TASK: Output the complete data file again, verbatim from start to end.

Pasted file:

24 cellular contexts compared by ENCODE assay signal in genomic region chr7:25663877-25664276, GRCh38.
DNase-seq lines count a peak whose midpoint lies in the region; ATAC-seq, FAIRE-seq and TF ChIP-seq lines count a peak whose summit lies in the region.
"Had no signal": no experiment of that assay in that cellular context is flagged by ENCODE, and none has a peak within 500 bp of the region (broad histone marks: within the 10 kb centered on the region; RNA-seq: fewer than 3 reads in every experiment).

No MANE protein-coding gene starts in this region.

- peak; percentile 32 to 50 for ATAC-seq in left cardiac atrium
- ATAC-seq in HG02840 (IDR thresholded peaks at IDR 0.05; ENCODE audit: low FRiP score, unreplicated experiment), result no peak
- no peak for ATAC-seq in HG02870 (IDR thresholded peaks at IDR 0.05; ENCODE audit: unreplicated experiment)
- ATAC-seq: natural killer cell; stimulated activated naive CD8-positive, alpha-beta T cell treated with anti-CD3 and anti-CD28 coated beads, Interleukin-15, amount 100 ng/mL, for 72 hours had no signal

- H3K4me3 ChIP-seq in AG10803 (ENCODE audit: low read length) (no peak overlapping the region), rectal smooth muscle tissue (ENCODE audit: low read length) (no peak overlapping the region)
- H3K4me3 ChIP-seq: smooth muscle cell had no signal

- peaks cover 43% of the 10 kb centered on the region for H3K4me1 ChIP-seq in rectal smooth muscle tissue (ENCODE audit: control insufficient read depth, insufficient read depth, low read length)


24 cellular contexts compared by ENCODE assay signal in genomic region chr7:25663877-25664276, GRCh38.
DNase-seq lines count a peak whose midpoint lies in the region; ATAC-seq, FAIRE-seq and TF ChIP-seq lines count a peak whose summit lies in the region.
"Had no signal": no experiment of that assay in that cellular context is flagged by ENCODE, and none has a peak within 500 bp of the region (broad histone marks: within the 10 kb centered on the region; RNA-seq: fewer than 3 reads in every experiment).

No MANE protein-coding gene starts in this region.

- peak; percentile 32 to 50 for ATAC-seq in left cardiac atrium
- ATAC-seq in HG02840 (IDR thresholded peaks at IDR 0.05; ENCODE audit: low FRiP score, unreplicated experiment), result no peak
- no peak for ATAC-seq in HG02870 (IDR thresholded peaks at IDR 0.05; ENCODE audit: unreplicated experiment)
- ATAC-seq: natural killer cell; stimulated activated naive CD8-positive, alpha-beta T cell treated with anti-CD3 and anti-CD28 coated beads, Interleukin-15, amount 100 ng/mL, for 72 hours had no signal

- H3K4me3 ChIP-seq in AG10803 (ENCODE audit: low read length) (no peak overlapping the region), rectal smooth muscle tissue (ENCODE audit: low read length) (no peak overlapping the region)
- H3K4me3 ChIP-seq: smooth muscle cell had no signal

- peaks cover 43% of the 10 kb centered on the region for H3K4me1 ChIP-seq in rectal smooth muscle tissue (ENCODE audit: control insufficient read depth, insufficient read depth, low read length)